Written on account of this tumblr post ("no but i'm dissapointed bc where's the sexy prof! artemis au fic when you need it") by leftfootfowl on tumblr. And I was planning on being such a productive adult tonight.

A Distraction in Linguistics

His eyes habitually land on her from the very first day of the semester, as cold and unaffected as always but laced with a spark of curiosity. She figures it's due to the fact that she's one of the only students that is actively engaged in his linguistics class. The fact that she's not afraid to ask questions and challenge his knowledge probably doesn't hurt either. She interrupts lectures almost every class to spark a debate. To this day she hasn't won a single argument, but she always goes down fighting and never as easily as his other opponents. It's not often she gets to have such lively, heated discussions without any sort of repercussion.

"You're not just kissing his arse," the jock who makes a point to sit behind her every day comments snidely. "You're straight-up licking the crack."

His name is Trouble and he lives up to his name, getting a bloody nose in the middle of the quad for that particular comment. He leaves her alone after that; they all do. No petite girl learns how to take a man twice her size down with a single punch without having gone through some serious shit.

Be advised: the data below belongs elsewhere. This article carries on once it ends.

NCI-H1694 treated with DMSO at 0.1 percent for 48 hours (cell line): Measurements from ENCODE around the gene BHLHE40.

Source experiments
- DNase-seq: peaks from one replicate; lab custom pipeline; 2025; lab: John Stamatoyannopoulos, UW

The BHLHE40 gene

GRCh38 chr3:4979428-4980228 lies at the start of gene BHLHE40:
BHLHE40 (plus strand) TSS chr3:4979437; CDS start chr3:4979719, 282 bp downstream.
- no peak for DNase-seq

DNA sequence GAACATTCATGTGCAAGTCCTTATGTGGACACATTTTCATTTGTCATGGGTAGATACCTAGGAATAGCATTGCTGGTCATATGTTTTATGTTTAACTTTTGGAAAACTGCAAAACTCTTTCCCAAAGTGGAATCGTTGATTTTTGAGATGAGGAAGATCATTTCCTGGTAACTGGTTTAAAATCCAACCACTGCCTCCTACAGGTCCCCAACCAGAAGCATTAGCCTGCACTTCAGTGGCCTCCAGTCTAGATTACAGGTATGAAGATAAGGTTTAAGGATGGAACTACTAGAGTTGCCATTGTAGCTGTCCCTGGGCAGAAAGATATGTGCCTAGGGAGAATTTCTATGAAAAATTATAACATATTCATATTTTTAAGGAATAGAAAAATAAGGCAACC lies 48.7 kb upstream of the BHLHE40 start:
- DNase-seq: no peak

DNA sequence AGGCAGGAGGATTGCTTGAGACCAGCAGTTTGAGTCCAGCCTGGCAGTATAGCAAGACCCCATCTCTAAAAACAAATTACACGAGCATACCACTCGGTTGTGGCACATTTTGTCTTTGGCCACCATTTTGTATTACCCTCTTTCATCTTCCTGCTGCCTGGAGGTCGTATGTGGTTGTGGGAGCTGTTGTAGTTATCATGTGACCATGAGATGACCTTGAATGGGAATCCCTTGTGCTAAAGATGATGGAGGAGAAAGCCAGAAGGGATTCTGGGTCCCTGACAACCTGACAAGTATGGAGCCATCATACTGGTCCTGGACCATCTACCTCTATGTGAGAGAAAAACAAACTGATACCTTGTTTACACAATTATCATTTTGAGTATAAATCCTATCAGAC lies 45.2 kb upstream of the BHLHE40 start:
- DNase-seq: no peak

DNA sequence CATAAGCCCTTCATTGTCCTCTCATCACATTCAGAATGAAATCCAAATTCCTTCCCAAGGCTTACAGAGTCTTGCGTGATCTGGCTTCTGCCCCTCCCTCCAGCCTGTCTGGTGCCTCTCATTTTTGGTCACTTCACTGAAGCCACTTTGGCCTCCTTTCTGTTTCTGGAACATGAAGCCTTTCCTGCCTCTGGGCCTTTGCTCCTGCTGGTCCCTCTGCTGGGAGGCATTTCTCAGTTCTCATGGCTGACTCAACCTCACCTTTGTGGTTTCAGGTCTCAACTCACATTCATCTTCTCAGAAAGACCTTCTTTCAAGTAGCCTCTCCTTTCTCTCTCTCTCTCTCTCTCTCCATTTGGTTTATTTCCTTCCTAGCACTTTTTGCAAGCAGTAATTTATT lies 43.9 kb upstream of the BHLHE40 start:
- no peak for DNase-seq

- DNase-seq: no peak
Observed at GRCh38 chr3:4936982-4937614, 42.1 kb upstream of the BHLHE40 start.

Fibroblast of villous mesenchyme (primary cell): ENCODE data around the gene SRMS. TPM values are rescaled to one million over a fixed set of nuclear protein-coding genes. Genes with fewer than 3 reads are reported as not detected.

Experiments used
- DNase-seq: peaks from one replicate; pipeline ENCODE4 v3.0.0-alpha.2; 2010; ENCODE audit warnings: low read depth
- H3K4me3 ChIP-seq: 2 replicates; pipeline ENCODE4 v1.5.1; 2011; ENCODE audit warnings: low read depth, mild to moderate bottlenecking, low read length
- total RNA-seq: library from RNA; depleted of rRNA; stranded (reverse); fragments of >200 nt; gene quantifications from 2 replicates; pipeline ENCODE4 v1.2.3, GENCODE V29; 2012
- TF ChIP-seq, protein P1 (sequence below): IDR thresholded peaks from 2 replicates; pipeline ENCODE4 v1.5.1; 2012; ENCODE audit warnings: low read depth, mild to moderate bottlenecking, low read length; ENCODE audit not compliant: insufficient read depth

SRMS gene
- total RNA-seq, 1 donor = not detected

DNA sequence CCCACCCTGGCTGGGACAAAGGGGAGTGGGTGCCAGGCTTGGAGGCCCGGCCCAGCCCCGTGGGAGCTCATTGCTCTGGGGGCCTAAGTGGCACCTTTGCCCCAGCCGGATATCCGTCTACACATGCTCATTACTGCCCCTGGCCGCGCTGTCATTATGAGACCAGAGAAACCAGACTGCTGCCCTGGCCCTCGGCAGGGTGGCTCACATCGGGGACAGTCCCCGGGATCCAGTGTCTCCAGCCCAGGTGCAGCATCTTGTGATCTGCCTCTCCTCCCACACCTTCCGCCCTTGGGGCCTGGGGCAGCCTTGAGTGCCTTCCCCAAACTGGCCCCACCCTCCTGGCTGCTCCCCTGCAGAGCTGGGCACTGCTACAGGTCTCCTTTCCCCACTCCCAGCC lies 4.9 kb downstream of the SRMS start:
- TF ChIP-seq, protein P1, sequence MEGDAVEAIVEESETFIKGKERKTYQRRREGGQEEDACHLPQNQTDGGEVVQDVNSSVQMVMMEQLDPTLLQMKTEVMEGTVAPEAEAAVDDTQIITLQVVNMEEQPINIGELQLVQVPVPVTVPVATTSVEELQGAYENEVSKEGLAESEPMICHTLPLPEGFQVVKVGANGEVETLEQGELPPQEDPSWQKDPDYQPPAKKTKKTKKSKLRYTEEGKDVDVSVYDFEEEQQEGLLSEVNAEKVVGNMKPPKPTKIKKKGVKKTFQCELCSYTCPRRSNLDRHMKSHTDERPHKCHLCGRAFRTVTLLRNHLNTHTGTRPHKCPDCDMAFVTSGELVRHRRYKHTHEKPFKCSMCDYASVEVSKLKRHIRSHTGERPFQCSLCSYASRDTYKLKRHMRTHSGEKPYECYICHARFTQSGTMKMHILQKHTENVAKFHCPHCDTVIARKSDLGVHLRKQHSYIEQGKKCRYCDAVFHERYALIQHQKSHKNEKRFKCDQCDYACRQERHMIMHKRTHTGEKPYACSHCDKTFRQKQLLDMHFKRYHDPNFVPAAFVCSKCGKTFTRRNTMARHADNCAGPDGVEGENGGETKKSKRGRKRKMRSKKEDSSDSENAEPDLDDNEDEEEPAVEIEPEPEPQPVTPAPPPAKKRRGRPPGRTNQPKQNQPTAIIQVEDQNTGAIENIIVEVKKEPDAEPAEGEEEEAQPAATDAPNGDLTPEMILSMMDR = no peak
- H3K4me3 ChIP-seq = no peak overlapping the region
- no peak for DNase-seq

Halfway through the semester, after struggling to write and rewrite her midterm paper she gives up and visits him during office hours. He seems mildly surprised when she knocks on his door frame and less composed than he usually is, his eyes bloodshot and hair tousled in a way that suits him far more than his normal swept-back style.

"Miss Short," he says. "Do come in."

She does so, slouching in one of his chairs and eyeing him critically. "You look like shit, if you don't mind me saying," she comments.